Robert with wife Gill, daughter Bethan, and grandson Connor
(Image: Media Wales)
“We want to make people aware of what happened to dad to raise awareness of pancreatic cancer. I wasn’t aware of all of the symptoms. They [the symptoms] are often murky and they sound similar to other illnesses.”
Mr Dursley – a keen sports fan and popular community man – is survived by a large family including wife Gill, sons Mark and Gareth, daughter Bethan, brother Kevin, sister Jennifer, and grandson Connor.
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In a statement Mr Dursley's family said: “Rob was a true gentleman who would always put other people first and this unconditional love is something we will treasure forever. His kindness and generosity will be remembered by all who had the pleasure of knowing him.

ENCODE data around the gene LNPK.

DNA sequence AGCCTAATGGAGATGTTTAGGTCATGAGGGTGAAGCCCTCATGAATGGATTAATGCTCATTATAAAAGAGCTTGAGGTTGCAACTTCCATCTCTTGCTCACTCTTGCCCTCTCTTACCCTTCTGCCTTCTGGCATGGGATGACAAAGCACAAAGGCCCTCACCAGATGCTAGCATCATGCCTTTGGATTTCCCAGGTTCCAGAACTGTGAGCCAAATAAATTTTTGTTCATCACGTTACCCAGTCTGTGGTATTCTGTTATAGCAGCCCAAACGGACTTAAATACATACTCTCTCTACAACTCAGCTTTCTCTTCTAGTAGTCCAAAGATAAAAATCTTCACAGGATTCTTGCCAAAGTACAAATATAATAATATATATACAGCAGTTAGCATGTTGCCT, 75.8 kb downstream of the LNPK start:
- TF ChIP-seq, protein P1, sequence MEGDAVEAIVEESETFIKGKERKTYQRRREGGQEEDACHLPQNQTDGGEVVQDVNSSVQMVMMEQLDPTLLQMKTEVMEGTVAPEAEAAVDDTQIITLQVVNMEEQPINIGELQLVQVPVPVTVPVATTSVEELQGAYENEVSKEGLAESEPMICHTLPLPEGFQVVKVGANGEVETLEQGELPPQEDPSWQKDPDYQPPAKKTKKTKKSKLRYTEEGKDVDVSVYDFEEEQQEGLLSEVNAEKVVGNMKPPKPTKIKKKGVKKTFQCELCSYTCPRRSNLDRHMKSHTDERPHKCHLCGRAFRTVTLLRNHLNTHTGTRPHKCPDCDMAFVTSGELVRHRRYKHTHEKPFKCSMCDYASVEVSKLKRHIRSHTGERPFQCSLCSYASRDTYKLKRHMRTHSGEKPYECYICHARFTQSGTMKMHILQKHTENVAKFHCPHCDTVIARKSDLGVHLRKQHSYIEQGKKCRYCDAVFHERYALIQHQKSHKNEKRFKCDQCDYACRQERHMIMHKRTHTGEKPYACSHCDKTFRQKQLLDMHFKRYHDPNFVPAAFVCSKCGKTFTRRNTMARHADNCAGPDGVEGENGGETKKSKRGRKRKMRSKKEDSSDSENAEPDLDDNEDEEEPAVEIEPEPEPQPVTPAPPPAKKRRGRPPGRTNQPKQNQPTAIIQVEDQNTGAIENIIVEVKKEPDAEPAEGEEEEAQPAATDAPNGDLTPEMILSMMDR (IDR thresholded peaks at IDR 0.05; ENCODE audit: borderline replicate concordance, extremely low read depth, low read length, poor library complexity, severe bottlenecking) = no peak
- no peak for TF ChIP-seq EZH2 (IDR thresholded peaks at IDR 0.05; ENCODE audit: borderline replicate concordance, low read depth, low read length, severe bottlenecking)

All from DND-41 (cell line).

“Rob had an exciting year planned with his family and couldn't wait to walk his daughter, Beth, down the aisle in June.
“Sadly Rob lost his life too soon. Rob's one wish towards the end of his life was to be cared for at home with his family by his side and we find comfort in knowing we were able to do just that.”
Mr Dursley's ashes were scattered in the presence of his family in April 2021 – a year on from his death aged 69.
Ms Dursley added: “His smile could light up any room and his kind soul continues to live on through those who knew him.”
Ali Stunt, Pancreatic Cancer Action CEO, said: “The statistics when you receive a pancreatic cancer diagnosis in Wales are harrowing. Those who are diagnosed early and in time for surgery have an increased five-year survival rate of around 30%.
"Our PCA Wales campaign will be doing vital work to raise awareness and to save people's lives, particularly those who live in more rural, hard-to-reach areas of Wales.”